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Biomedicine in museums

Look out for the next 'Science and the Public' conference, July 2010.

By December 21, 2009No Comments

People interested in medical science communication in museums are well advised to broaden their vision to other domains of science communication studies and practices. There is much to be learned from science communication studies dealing with a wide array of sciences through a variety of media.

One forum for such learning from others is the series of annual ‘Science and the Public’ conferences in UK. These meetings aim to bring together, as the organisers put it, “the various strands of academia which consider science’s relationships with groups generally called ‘the public’”  (I must admit that I love that phrasing, “groups generally called’ the public'”, it sounds so academically keep-a-distance-ish :-).

I participated (and presented) at the meeting in Manchester in 2008 — a very positive experience; very informal atmosphere and high quality presentations; good scholarly karma.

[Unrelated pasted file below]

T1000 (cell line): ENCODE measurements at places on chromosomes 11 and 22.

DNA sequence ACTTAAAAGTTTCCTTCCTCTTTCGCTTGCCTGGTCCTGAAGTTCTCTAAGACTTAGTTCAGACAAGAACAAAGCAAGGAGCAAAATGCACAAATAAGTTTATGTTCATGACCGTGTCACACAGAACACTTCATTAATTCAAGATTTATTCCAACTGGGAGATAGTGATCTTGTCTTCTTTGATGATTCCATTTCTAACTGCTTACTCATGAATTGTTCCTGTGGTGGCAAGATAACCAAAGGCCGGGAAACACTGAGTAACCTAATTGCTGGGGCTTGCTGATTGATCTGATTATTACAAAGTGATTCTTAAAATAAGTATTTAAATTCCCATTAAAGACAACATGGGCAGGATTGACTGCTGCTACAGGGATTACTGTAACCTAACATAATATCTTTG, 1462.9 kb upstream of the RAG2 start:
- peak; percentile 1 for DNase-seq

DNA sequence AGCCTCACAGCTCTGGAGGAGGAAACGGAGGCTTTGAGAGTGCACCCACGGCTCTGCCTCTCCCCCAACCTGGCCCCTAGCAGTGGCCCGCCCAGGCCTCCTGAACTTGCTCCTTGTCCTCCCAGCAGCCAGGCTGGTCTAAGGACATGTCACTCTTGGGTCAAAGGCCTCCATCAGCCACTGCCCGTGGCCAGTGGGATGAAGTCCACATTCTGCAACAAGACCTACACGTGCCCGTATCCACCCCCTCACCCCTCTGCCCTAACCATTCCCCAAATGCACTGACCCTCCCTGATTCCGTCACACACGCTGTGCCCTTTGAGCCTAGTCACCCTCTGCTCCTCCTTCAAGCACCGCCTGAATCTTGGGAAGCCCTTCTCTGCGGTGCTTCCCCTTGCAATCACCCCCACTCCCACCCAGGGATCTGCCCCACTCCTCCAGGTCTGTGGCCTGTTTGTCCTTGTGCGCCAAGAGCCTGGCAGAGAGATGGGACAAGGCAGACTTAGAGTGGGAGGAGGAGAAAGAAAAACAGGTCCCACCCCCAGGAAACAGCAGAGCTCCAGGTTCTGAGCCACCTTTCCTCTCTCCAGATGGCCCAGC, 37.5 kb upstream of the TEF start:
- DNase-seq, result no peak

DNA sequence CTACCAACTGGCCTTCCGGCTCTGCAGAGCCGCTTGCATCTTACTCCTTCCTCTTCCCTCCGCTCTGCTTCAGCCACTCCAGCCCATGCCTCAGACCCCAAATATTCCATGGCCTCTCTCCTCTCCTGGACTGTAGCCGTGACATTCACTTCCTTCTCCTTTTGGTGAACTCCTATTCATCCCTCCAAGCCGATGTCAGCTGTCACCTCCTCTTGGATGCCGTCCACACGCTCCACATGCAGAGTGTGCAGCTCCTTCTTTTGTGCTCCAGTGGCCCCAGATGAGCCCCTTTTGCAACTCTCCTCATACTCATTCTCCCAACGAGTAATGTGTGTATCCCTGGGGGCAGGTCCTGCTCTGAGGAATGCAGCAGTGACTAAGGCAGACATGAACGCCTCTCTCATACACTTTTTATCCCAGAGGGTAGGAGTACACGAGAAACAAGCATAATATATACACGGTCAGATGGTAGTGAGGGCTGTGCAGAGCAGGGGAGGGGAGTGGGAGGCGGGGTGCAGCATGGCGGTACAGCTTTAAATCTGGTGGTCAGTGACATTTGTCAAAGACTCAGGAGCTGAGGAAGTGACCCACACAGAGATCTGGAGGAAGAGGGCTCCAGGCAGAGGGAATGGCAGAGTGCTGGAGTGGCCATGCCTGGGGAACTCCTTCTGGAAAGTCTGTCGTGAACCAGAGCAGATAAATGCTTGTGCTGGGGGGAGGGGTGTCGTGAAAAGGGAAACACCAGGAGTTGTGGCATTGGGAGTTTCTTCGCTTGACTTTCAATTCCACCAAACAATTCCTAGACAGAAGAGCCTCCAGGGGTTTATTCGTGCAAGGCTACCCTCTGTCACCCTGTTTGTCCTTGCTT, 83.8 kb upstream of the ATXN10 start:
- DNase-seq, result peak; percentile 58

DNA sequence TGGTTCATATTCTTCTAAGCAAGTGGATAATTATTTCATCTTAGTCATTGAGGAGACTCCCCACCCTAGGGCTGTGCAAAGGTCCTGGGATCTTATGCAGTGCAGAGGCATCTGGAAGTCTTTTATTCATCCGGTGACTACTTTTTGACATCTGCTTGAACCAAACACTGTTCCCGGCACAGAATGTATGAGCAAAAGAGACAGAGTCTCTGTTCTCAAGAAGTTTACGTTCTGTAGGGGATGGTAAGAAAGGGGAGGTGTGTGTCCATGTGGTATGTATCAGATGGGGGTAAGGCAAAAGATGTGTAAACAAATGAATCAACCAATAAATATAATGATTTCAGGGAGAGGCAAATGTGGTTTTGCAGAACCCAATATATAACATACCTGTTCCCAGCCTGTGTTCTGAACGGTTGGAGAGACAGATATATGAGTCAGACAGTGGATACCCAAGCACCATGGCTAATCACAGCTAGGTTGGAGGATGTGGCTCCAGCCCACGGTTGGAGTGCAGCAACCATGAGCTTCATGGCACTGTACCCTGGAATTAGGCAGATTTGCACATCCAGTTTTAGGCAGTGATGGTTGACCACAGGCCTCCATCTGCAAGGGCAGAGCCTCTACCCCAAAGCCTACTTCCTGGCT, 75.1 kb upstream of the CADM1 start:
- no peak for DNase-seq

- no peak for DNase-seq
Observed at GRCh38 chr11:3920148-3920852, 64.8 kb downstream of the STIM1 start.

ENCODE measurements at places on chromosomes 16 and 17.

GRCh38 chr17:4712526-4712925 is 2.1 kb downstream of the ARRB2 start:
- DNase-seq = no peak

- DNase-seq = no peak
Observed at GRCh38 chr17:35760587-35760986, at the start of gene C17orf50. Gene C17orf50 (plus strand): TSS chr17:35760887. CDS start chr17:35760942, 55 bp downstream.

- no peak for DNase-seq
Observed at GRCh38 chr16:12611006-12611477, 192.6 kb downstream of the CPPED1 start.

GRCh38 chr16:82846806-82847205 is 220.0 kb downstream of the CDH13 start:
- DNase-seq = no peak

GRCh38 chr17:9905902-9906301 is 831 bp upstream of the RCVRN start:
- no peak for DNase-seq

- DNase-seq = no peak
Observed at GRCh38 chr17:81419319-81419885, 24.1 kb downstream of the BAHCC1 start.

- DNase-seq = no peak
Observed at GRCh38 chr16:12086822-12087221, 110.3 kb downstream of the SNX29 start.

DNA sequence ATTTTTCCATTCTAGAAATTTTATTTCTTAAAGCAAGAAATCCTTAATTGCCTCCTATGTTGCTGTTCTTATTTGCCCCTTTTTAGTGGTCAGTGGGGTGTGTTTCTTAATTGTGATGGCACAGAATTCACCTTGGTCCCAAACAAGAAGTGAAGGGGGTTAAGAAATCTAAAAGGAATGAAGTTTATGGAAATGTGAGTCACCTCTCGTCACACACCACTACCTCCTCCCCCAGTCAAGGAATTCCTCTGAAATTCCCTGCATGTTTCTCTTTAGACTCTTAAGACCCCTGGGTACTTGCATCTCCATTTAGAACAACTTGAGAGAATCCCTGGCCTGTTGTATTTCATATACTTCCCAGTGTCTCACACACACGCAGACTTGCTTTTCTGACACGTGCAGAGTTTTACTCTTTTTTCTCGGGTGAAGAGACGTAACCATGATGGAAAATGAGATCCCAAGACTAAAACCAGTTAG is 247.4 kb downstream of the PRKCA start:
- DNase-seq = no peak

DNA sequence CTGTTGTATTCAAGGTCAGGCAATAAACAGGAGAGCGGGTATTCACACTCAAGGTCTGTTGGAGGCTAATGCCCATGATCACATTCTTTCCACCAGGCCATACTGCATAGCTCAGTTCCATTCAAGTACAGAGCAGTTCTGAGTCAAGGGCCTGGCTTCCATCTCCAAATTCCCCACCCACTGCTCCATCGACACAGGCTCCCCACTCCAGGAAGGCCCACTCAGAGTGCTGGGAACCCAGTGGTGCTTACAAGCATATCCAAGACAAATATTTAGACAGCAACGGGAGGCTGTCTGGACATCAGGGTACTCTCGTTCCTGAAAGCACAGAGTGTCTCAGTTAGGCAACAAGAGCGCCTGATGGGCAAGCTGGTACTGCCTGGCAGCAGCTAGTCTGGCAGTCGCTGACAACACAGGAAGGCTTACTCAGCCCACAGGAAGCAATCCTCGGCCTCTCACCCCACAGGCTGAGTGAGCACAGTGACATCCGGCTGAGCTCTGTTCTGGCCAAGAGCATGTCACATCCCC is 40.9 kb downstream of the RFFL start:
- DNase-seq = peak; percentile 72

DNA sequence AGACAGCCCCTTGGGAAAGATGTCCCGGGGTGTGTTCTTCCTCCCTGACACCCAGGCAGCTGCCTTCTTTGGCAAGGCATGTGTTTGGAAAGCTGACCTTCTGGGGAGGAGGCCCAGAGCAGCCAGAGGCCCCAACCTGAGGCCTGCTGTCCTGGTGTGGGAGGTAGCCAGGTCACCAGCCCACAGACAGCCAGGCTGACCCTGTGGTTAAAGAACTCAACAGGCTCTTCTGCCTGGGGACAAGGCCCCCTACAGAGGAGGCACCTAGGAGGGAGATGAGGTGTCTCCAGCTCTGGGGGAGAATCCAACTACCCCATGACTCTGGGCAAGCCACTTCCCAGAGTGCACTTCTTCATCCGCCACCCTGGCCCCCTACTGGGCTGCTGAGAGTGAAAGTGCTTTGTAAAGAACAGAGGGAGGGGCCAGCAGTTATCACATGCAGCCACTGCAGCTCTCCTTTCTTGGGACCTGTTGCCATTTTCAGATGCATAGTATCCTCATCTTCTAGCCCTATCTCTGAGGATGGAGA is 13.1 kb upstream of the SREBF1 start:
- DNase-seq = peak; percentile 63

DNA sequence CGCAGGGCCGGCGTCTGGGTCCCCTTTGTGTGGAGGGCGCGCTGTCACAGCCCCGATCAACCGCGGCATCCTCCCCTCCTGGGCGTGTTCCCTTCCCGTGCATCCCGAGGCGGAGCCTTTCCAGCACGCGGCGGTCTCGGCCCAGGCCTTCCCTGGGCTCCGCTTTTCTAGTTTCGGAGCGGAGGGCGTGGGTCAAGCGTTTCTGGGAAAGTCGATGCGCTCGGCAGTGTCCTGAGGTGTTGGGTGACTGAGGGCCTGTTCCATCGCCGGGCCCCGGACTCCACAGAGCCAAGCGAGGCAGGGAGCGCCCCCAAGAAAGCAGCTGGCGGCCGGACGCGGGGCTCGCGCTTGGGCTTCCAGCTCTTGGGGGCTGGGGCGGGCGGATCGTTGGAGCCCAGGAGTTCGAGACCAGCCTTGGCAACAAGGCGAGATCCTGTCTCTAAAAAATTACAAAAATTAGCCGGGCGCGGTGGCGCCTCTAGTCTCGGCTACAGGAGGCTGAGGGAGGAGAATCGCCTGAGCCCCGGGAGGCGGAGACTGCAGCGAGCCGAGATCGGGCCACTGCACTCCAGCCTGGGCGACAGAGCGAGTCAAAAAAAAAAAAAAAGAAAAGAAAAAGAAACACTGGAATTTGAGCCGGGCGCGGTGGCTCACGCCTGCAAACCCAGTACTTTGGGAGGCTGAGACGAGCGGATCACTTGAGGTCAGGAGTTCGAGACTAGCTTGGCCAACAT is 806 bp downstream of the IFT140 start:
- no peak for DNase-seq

Next year’s meeting is going to be held at Imperial College in London, 3-4 July 2010. Alice Bell and her organiser-colleagues are expecting participants and contributions from a wide range of disciplines, like science and technology studies, history of science, geography, psychology, cultural studies, media studies, sociology, development studies, English literature, science policy studies and much more. And the range of topics covered may include (but are not limited to):

* Surveying public knowledge and attitudes.
* Science and the arts (including science fiction).
* Science, publics and personal identity.
* The role of industry and/ or the third sector in public engagement
and scientific research.
* The challenges of ‘upstream’ engagement.
* Popular science and professionalization.
* Specific public-science issues: e.g. climate change, MMR, energy policy, GMOs.
* Studies of specific media: e.g. film, books, the internet, museums, radio.
* Science, religion and the ‘New Atheism’.
* Politically engaged scientists.
* Churnalism vs. investigative science journalism.
* Edu-tainment.
* Scientific advisers, spin and secrecy.
* Patients and publics in health services.
* Science and the sceptics.
* Amateur science.

I guess that would cater for most science communication palates. Send a 300 word abstract to by 1 March 2010. You can also send in a panel proposals.

(Thanks to Alice for the info).

Thomas Söderqvist

Author Thomas Söderqvist

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